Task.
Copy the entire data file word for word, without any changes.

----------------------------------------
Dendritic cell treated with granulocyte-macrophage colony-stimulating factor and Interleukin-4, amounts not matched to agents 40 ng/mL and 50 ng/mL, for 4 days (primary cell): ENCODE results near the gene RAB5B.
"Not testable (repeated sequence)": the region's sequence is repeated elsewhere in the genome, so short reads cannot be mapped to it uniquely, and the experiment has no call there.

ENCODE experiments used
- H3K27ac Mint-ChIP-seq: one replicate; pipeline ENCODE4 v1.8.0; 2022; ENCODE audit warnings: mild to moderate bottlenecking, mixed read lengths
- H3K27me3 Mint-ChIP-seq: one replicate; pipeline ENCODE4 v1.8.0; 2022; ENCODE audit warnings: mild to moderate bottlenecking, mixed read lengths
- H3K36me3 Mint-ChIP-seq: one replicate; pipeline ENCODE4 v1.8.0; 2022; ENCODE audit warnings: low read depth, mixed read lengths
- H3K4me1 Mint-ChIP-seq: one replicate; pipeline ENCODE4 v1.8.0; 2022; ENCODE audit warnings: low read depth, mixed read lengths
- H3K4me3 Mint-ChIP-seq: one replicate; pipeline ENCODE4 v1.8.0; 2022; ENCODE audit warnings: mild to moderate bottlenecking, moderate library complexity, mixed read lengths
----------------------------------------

Dendritic cell treated with granulocyte-macrophage colony-stimulating factor and Interleukin-4, amounts not matched to agents 40 ng/mL and 50 ng/mL, for 4 days (primary cell): ENCODE results near the gene RAB5B.
"Not testable (repeated sequence)": the region's sequence is repeated elsewhere in the genome, so short reads cannot be mapped to it uniquely, and the experiment has no call there.

ENCODE experiments used
- H3K27ac Mint-ChIP-seq: one replicate; pipeline ENCODE4 v1.8.0; 2022; ENCODE audit warnings: mild to moderate bottlenecking, mixed read lengths
- H3K27me3 Mint-ChIP-seq: one replicate; pipeline ENCODE4 v1.8.0; 2022; ENCODE audit warnings: mild to moderate bottlenecking, mixed read lengths
- H3K36me3 Mint-ChIP-seq: one replicate; pipeline ENCODE4 v1.8.0; 2022; ENCODE audit warnings: low read depth, mixed read lengths
- H3K4me1 Mint-ChIP-seq: one replicate; pipeline ENCODE4 v1.8.0; 2022; ENCODE audit warnings: low read depth, mixed read lengths
- H3K4me3 Mint-ChIP-seq: one replicate; pipeline ENCODE4 v1.8.0; 2022; ENCODE audit warnings: mild to moderate bottlenecking, moderate library complexity, mixed read lengths